RALEIGH — It starts with capturing a possum.
Next, on New Year’s Eve, the possum is slowly lowered in a plastic cage, as spectators watch and count down the seconds to midnight.
Then the possum is set free.
Happy New Year!
This is the “possum drop,” an annual Brasstown, N.C., tradition that locals liken to the Times Square ball drop in New York City. It’s so popular in the North Carolina mountain town that a 30-minute documentary about it, “The Possum Drop,” was released over the summer.
But in 2011, the possum drop got the attention of the animal rights organization People for the Ethical Treatment of Animals.
Although locals say the event is just tradition, PETA calls it inhumane.
Last year, a live possum was not permitted at the possum drop, Jeff Kerr, general counsel for PETA, told the Los Angeles Times.
A judge had ruled that the North Carolina Wildlife Resources Commission couldn’t issue a permit for the event unless there was a change in law to allow it to do so.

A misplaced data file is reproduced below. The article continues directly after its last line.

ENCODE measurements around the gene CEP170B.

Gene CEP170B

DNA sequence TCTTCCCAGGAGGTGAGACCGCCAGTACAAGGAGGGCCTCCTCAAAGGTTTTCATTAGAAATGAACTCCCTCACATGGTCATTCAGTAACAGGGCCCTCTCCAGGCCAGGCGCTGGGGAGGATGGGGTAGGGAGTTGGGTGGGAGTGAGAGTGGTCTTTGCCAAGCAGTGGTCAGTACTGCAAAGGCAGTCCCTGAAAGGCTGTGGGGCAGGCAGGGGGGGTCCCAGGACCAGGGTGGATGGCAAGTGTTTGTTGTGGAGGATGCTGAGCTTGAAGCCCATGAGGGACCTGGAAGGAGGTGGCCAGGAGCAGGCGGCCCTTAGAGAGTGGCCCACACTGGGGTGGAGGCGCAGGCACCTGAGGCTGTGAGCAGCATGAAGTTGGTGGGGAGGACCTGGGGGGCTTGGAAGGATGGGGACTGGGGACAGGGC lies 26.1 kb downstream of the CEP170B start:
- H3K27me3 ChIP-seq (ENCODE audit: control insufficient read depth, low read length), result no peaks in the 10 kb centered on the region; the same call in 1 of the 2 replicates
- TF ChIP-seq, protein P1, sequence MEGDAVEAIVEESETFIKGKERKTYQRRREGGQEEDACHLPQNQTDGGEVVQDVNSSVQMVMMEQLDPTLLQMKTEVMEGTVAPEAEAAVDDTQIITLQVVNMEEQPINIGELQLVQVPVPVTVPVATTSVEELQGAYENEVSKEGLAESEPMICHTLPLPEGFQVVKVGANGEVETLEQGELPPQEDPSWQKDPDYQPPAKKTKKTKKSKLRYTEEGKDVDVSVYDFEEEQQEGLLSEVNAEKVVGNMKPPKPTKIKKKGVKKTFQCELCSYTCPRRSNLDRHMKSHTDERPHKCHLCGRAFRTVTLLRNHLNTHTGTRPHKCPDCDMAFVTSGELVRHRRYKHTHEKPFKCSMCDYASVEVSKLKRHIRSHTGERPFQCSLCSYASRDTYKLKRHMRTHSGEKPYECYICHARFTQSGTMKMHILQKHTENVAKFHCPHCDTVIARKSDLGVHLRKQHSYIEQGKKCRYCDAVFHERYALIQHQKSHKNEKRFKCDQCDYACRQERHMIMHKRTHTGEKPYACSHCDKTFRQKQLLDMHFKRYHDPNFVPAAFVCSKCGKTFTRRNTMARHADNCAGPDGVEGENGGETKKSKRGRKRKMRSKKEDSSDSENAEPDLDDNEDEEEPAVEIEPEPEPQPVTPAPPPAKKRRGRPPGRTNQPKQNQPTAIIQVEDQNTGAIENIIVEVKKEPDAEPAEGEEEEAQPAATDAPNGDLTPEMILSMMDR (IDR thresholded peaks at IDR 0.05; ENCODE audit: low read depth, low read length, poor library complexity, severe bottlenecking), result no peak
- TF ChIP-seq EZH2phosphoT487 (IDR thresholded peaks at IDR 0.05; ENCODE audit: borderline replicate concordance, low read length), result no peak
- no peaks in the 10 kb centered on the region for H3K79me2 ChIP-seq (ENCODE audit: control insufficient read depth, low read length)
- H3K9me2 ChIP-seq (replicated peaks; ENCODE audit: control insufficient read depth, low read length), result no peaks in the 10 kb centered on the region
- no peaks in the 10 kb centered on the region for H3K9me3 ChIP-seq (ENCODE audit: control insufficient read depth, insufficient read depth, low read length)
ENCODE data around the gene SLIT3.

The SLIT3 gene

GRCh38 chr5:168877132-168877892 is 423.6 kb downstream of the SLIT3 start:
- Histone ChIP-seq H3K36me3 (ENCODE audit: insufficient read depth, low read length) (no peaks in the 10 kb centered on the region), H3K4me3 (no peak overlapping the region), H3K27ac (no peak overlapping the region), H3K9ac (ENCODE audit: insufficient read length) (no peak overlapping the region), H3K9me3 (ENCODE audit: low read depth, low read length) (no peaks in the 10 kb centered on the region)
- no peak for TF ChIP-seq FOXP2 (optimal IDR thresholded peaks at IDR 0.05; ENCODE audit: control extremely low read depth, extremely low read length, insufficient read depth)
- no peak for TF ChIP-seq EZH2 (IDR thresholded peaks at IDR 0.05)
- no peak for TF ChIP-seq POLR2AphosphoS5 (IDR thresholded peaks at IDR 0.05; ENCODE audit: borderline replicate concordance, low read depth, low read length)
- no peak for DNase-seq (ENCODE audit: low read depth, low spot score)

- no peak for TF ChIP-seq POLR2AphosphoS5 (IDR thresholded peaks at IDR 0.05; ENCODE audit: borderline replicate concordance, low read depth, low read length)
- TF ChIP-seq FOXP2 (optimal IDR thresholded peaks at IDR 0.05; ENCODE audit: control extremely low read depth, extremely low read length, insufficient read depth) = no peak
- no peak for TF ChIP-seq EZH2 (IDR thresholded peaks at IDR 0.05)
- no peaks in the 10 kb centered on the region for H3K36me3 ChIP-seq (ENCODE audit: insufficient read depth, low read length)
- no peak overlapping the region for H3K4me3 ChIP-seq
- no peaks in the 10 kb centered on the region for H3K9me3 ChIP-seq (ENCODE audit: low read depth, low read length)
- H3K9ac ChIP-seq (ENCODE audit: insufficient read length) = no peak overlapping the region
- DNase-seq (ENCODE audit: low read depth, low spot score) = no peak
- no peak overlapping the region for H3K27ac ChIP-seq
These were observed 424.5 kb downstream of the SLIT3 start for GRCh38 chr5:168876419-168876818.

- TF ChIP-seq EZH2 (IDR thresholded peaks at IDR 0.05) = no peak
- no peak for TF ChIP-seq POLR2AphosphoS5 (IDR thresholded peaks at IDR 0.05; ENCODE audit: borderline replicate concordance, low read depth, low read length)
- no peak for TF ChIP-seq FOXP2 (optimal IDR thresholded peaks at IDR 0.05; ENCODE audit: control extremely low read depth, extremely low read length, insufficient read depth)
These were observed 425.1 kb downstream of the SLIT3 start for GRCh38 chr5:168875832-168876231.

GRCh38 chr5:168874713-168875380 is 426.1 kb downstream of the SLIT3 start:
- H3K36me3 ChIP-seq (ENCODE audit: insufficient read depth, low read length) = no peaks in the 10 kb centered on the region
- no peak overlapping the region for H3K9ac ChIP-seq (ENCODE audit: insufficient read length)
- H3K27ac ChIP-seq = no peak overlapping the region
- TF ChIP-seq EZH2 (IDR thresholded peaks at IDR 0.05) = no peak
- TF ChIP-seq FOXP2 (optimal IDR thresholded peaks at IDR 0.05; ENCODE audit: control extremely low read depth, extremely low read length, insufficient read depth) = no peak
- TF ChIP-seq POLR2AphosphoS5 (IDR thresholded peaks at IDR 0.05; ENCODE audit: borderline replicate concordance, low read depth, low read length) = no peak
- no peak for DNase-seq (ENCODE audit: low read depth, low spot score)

In March, state lawmakers passed a law that permits “the taking and holding in captivity of a wild animal by a licensed sportsman for use of display in an annual, seasonal or cultural event, so long as the animal is captured from the wild and returned to the wild at or near the area where it was captured.”
PETA filed a lawsuit in October challenging wildlife commission’s authority to issue a license.
And this week, Superior Court Judge Allen Baddour sided with state wildlife regulators and ruled the event could continue — live possum and all.
The wildlive commission issued a permit to event organizer Clay Logan, 65, who owns Clay’s Corner general store. He boasts on the shop’s website that the town, which he wrote has a population of 240 — people, not possums — is the “opossum capital of the world.”
For more on this LA Times story, click here.